Taekwon-Do

What is TaeKwon-Do?

TaeKwon-Do” literally means, “Way or Art of hand and foot”.

Tae means “to smash, kick or destroy with the foot”

Kwon means “to smash or destroy with the hand”

Do means “way or art”.

It is, however, more than this it is the scientific use of the body in a method of self-defence, conditioning the body, both physically and mentally, to gain maximum uses of its facilities.

Master Miller teaches ITF TaeKwon-Do, which is the original TaeKwon-Do as taught by the late founder of the art, General Choi Hong Hi (1918-2002).

An average TaeKwon-Do class lasts for around 2 hours, and can include:

  • Warm up and stretching
  • Pattern training
  • Destruction / Breaking Tiles and Bricks (see the gallery for examples)
  • Sparring – free sparring and set-sparring
  • Self defence

It is a common mistake for people to assume that TaeKwon-Do is ‘all kicking’. However there are many more hand techniques (blocks and strikes) in TaeKwon-Do than kicks. To get the best idea about TaeKwon-Do we recommend coming along and watching a class – or joining in.

To find out more about how TaeKwon-Do came to this country read the article below.

History of TaeKwon-Do in the UK

This article is taken from the United Kingdom TaeKwon-Do Association (UKTA) Website

TaeKwon-Do in this country first operated under the auspices of the UKTA – United Kingdom TaeKwon-Do Association. The Association was formed after 1967 when Grand Master Rhee Ki Ha (then V Dan black belt) came to the UK from Korea. The UKTA is part of a larger group – The International TaeKwon-Do federation (ITF) – which was founded by General Choi Hong Hi, IX Dan.

It was General Choi who personally evolved and brought TaeKwon-Do to fruition during the 1930’s and 1940’s, until it was officially named by the Korean Government on the 11th April, 1955.

Grand Master Rhee Ki Ha

Tae Kwon-Do is truely a Martial Art, having been used in the Korean War and is now a compulsory part of the training schedule of every Korean Solider. it was in this environment that Grand Master Rhee began his training and came to be regarded as the number one pioneer instructor – being the first instructor to leave Korea for the purpose of teaching Tae Kwon-Do.

He took the bold step of leaving his homeland and family to come halfway across the world to the UK in order to spread the art he loved. Then, in 1967, the teaching of Tae Kwon-Do in Britain began in earnest, initially with a military theme on bases across the country, eventually spreading to many non-military schools.

Using contacts made in Singapore while founding the Singapore Tae Kwon-Do Association, Mr. Rhee, then V Dan, started to earn his living doing what he did best – teaching Tae Kwon-Do!

The Main stay of his operation was the Royal Air Force. Service men who had learned the Art in Singapore invited Mr. Rhee to teach the here in the UK and the classes proved to be very popular. They grew into what we call the United Kingdom Tae Kwon-Do Association.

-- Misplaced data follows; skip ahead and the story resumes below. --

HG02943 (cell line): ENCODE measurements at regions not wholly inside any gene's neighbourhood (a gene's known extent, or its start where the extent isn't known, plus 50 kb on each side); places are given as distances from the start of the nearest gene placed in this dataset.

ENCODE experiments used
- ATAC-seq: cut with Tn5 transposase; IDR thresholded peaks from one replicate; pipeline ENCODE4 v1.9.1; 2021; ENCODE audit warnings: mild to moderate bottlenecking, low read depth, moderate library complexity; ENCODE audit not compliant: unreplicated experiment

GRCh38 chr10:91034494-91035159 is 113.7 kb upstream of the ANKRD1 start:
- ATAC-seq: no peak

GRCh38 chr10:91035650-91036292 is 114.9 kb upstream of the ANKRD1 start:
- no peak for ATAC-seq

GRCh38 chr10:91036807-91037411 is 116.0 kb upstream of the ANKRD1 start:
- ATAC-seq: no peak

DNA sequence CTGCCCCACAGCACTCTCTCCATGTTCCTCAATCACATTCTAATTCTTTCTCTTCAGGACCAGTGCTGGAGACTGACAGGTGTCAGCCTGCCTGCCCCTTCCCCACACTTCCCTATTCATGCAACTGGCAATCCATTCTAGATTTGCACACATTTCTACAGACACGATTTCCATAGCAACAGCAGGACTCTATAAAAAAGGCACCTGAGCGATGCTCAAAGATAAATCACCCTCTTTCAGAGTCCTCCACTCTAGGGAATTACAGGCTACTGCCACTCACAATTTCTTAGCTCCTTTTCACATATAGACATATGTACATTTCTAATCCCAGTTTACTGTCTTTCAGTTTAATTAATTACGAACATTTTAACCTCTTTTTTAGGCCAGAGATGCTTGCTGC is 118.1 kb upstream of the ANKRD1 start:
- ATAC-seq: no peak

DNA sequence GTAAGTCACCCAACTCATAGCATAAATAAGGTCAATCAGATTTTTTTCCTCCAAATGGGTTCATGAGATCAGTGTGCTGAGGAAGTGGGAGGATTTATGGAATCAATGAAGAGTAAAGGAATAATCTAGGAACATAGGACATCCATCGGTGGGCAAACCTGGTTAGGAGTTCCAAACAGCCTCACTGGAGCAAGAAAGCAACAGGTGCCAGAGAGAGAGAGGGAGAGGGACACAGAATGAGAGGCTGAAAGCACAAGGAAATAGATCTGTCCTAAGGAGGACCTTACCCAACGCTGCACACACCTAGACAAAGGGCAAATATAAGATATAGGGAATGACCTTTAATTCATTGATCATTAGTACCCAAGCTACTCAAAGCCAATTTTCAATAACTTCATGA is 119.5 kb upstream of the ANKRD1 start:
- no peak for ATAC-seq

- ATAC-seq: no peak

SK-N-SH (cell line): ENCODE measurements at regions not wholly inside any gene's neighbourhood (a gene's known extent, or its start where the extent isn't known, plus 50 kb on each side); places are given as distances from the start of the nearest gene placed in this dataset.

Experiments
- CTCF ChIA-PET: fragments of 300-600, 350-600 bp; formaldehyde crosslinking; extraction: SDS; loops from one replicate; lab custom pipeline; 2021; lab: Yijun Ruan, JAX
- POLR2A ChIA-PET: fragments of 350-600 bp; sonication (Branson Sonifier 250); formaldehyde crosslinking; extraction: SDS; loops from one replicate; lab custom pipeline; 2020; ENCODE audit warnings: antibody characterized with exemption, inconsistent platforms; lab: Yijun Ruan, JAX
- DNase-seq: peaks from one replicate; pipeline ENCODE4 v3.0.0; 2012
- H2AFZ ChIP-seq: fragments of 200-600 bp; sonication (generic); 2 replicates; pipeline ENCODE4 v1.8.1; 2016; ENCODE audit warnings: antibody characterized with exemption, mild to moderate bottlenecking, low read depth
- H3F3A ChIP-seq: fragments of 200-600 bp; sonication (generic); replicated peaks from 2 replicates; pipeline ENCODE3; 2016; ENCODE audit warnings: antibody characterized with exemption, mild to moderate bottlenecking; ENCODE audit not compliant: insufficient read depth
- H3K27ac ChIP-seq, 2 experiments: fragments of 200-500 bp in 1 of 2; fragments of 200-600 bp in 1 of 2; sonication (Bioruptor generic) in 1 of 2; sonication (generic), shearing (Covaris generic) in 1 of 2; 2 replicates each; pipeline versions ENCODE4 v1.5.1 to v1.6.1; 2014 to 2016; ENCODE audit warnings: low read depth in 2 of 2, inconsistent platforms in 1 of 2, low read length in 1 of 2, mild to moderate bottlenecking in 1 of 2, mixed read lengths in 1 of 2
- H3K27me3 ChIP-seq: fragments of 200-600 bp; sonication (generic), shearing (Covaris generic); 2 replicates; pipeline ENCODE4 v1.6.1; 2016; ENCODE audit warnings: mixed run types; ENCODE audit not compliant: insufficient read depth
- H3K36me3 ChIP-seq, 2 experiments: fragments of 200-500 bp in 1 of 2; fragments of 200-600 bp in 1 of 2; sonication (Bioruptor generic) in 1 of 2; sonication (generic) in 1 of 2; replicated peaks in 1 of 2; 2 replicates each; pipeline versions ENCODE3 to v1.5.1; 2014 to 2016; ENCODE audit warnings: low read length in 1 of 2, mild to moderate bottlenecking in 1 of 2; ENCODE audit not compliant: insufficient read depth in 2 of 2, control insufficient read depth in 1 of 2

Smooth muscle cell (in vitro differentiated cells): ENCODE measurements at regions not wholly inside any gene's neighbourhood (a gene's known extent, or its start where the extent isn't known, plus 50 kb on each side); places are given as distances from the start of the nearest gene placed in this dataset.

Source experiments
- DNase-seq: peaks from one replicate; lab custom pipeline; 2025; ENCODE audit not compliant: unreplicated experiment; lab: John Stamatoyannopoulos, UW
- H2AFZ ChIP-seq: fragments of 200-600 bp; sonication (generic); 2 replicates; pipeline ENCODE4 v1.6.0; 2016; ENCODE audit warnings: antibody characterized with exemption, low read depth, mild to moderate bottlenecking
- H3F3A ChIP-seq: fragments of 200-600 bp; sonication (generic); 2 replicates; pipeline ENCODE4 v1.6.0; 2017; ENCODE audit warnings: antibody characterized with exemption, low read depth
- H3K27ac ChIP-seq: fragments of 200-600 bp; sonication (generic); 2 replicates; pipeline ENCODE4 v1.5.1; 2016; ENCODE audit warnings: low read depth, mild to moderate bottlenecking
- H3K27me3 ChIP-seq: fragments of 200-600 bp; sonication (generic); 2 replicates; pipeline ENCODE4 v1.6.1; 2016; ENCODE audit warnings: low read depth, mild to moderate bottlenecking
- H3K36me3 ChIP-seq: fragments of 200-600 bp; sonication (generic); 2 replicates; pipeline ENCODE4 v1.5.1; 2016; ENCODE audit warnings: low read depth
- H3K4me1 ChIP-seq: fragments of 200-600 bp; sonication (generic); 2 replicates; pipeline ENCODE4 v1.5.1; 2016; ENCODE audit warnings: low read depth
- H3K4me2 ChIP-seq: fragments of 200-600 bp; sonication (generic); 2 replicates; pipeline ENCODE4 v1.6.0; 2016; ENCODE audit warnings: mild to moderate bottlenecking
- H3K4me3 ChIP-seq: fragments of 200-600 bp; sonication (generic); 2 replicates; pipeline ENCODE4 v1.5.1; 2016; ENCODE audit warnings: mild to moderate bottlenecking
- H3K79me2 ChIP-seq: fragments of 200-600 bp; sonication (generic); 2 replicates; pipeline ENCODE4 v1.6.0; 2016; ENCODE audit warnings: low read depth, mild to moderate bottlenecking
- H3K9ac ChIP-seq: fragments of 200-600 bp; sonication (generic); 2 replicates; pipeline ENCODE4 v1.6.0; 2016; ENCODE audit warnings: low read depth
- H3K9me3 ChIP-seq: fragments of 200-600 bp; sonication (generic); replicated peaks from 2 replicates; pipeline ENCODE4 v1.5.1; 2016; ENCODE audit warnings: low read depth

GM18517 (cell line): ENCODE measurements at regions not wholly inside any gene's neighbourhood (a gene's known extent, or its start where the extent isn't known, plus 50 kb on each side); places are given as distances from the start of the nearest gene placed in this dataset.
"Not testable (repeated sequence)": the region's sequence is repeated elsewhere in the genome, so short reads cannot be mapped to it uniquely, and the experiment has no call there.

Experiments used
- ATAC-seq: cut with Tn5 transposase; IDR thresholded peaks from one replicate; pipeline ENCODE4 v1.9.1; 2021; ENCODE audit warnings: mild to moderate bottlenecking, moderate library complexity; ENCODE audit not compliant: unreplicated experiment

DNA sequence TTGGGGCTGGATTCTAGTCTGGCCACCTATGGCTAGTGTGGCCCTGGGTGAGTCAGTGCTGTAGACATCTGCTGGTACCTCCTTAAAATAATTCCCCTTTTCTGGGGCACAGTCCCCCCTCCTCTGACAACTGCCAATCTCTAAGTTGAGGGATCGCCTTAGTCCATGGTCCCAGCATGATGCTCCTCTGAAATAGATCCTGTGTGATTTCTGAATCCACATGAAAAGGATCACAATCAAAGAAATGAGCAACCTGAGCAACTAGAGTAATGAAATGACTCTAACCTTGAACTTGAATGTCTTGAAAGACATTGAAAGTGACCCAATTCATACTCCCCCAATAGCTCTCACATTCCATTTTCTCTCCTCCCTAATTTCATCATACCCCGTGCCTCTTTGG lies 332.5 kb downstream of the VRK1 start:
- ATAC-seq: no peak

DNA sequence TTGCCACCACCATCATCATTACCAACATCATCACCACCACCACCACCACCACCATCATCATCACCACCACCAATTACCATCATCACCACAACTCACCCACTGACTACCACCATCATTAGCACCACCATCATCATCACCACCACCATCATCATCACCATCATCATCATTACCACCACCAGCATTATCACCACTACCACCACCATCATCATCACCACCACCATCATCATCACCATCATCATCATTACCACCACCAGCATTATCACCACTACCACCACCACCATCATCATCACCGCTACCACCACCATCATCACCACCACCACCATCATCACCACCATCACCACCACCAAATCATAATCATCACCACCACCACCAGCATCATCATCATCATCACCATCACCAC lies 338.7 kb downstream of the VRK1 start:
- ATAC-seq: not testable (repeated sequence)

The United Kingdom TaeKwon-Do Association

Grand Master Rhee’s development went hand in hand with the formation of the UKTA. He recalls one particular memory -

“We had no money for badges or stationary or peripheral items and I used an embroidery machine for embroidering the badges on to the suits which we used to use. I did three , I think. I kept one and gave the other two to students.”

There was no magic leap in Grand Master Rhee’s promotion. Soon after the formation of the UKTA, he was promoted to VI Dan and was then engaged in helping on an international scale – being honoured in 1973 with inclusion into the ITF world Masters Demonstration Team, which frequently toured the world.

The mid-seventies was a boom time for all Martial Arts – a programme from that time showing Master Rhee’s promotion to VII Dan. This programme quotes the existence of 50 non-RAF schools of Tae Kwon-Do and over 20 RAF schools.

At that time, the UKTA was run by a committee and the country was divided into twelve areas, each one represented by one committee member. Four TaeKwon-Do tournaments were held annually and gained so much popularity that they were split over two days for the British Open – TaeKwon-Do was here to stay!

In 1981 Master Rhee was promoted to VIII Dan Black Belt by the ITF President and Founder, General Choi Hong Hi, making Master Rhee one of the very few to correctly and properly reach this goal – training, researching and teaching TaeKwon-Do for the minimum period of seven years since his promotion to VII Dan. Master Rhee says that you can liken Martial Arts to flowers. It is a matter of preference. If you say the rose is the nicest flower and then destroy all others, then you have nothing to compare the rose to – and it loses it uniqueness. If there was only TaeKwon-Do, you could not compare it to any other martial art and could not, therefore, appreciate its depth, power, grace, and scientific superiority.

In 1997 was probably one of the greatest year in the history of the UKTA, not only was it the year that the association celebrated its 30th anniversary but also its founder and president attain the highest accolade in TaeKwon-Do. In July of the year, Master Rhee was promoted to IX Dan Black Belt, Grand Master, the first time a British citizen has gained such a grade.

Article taken from the United Kingdom TaeKwon-Do Website

To find out more about the history of TaeKwon-Do, please visit the International Taekwon-Do Federation website.

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